One of the more delightfully badass flicks that was featured during the 2011 South by Southwest Film Festival is writer/director James Gunn’s Super, which stars Rainn Wilson as a deranged self-imposed superhero who bashes people with a wrench in an attempt to thwart crime.
Super wowed standing-room only crowds at SXSW during both of its screenings, and Wilson himself even took to the streets of the festival at one point dressed in costume as The Crimson Bolt to fend off any evil that was lurking about the streets of Austin. The cult hysteria surrounding Super that has been steadily growing since Gunn announced the project in late 2009 reached a simmering boil as the film was warmly received by filmgoers and critics alike during the festival.
Dread Central had the opportunity to sit down with both Gunn and Wilson the morning after Super’s premiere and chatted with the pair about the love that went into the project, Gunn’s desire to keep true to his indie filmmaking roots, and how Wilson deals these days with fandom, both within the horror community as well as with mainstream audiences.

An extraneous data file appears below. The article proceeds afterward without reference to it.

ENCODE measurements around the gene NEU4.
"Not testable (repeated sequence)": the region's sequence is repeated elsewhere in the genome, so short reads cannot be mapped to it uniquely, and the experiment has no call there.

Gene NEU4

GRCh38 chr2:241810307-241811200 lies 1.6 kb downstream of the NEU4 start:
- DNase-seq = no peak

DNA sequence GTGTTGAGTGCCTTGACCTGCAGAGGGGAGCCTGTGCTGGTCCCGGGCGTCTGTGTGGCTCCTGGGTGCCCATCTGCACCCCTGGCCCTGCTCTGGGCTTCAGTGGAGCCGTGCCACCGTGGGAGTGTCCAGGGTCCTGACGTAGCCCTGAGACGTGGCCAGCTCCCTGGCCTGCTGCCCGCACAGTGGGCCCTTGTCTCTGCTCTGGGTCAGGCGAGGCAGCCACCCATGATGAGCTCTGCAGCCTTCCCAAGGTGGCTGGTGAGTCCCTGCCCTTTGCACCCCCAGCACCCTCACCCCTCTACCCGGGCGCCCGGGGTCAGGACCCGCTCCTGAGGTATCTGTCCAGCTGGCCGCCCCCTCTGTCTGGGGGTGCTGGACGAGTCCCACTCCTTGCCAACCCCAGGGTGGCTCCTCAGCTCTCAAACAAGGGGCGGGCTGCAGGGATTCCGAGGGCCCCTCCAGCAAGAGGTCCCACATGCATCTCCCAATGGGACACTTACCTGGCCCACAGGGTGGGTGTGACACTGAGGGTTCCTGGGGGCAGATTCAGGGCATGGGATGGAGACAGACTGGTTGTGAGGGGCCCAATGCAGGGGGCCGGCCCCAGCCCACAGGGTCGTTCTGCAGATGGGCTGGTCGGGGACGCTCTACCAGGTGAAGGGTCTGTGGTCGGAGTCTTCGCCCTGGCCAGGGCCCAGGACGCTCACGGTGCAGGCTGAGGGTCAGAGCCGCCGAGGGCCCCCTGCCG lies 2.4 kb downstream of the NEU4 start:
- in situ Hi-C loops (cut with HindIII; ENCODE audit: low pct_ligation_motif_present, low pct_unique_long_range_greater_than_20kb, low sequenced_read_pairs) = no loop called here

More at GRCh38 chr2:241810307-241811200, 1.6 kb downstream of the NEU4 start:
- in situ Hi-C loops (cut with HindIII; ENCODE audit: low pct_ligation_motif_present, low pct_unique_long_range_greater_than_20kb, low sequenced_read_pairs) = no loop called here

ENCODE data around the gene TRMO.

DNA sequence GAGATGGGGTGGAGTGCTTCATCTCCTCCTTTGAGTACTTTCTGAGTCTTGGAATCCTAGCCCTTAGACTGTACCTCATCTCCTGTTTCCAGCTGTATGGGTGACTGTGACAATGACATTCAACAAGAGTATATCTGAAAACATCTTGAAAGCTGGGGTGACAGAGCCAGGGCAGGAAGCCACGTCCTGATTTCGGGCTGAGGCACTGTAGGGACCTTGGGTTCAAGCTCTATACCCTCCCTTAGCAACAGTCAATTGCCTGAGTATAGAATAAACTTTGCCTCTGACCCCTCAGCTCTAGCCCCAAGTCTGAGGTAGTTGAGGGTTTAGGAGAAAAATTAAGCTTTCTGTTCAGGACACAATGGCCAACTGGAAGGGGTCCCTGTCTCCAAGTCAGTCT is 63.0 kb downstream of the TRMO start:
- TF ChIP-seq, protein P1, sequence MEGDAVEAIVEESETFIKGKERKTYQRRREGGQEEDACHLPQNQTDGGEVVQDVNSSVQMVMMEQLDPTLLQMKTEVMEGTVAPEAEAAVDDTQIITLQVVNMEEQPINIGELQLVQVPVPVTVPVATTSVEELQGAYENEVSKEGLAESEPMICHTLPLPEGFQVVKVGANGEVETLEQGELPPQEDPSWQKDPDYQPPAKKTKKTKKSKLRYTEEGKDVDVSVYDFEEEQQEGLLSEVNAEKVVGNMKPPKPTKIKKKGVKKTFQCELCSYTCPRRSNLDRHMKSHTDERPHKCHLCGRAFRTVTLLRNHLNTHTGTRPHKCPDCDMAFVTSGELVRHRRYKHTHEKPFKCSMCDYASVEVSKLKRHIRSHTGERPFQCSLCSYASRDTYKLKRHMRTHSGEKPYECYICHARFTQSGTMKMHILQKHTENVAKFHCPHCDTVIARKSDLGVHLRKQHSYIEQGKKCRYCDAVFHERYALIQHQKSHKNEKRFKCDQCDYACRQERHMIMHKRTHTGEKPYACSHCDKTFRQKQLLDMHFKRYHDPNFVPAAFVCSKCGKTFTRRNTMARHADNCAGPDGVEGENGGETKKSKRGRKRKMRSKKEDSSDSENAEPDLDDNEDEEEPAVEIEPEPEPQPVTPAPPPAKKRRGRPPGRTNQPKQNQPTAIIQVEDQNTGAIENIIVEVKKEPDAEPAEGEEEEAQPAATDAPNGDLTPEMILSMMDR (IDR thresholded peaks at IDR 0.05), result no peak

IFC Films is releasing James Gunn’s Super (review here), starring Wilson, Ellen Page, Liv Tyler and Kevin Bacon, April 1st in New York and Los Angeles and will expand from there to top markets nationwide.
When sad-sack loser Frank (Rainn Wilson) sees his ex-addict wife (Liv Tyler) willingly snatched by a seductive drug dealer (Kevin Bacon), he finds himself bereft and wholly unable to cope. But soon he decides to fight back under the guise of a DIY superhero called Crimson Bolt. With a hand-made suit, a wrench, and a crazed sidekick named Boltie (Ellen Page), the Crimson Bolt beats his way through the mean streets of crime in hopes of saving his wife. The rules were written a long time ago: You are not supposed to molest children, cut lines or key cars; if you do, prepare to face the wrath of the Crimson Bolt!
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